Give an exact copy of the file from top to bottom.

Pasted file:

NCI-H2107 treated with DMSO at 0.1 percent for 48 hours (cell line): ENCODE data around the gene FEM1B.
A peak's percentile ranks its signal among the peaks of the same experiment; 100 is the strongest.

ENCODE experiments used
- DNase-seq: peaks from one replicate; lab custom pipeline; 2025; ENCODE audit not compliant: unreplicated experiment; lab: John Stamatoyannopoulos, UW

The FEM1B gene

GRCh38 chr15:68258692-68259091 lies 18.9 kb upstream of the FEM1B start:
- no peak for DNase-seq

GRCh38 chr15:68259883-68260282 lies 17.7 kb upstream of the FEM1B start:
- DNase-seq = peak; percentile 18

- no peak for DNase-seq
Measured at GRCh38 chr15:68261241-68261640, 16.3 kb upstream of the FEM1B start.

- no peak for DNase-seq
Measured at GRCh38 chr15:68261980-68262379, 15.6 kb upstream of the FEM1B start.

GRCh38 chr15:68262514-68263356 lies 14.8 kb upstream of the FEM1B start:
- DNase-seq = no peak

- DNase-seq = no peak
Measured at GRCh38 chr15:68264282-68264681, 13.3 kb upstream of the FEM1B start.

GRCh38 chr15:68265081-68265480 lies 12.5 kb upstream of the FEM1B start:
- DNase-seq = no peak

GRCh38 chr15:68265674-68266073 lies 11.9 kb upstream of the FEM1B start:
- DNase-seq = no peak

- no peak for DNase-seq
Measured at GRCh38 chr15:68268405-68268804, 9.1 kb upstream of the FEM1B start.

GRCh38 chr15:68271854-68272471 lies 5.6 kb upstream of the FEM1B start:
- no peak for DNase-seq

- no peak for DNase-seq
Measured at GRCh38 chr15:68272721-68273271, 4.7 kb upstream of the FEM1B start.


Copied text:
NCI-H2107 treated with DMSO at 0.1 percent for 48 hours (cell line): ENCODE data around the gene FEM1B.
A peak's percentile ranks its signal among the peaks of the same experiment; 100 is the strongest.

ENCODE experiments used
- DNase-seq: peaks from one replicate; lab custom pipeline; 2025; ENCODE audit not compliant: unreplicated experiment; lab: John Stamatoyannopoulos, UW

The FEM1B gene

GRCh38 chr15:68258692-68259091 lies 18.9 kb upstream of the FEM1B start:
- no peak for DNase-seq

GRCh38 chr15:68259883-68260282 lies 17.7 kb upstream of the FEM1B start:
- DNase-seq = peak; percentile 18

- no peak for DNase-seq
Measured at GRCh38 chr15:68261241-68261640, 16.3 kb upstream of the FEM1B start.

- no peak for DNase-seq
Measured at GRCh38 chr15:68261980-68262379, 15.6 kb upstream of the FEM1B start.

GRCh38 chr15:68262514-68263356 lies 14.8 kb upstream of the FEM1B start:
- DNase-seq = no peak

- DNase-seq = no peak
Measured at GRCh38 chr15:68264282-68264681, 13.3 kb upstream of the FEM1B start.

GRCh38 chr15:68265081-68265480 lies 12.5 kb upstream of the FEM1B start:
- DNase-seq = no peak

GRCh38 chr15:68265674-68266073 lies 11.9 kb upstream of the FEM1B start:
- DNase-seq = no peak

- no peak for DNase-seq
Measured at GRCh38 chr15:68268405-68268804, 9.1 kb upstream of the FEM1B start.

GRCh38 chr15:68271854-68272471 lies 5.6 kb upstream of the FEM1B start:
- no peak for DNase-seq

- no peak for DNase-seq
Measured at GRCh38 chr15:68272721-68273271, 4.7 kb upstream of the FEM1B start.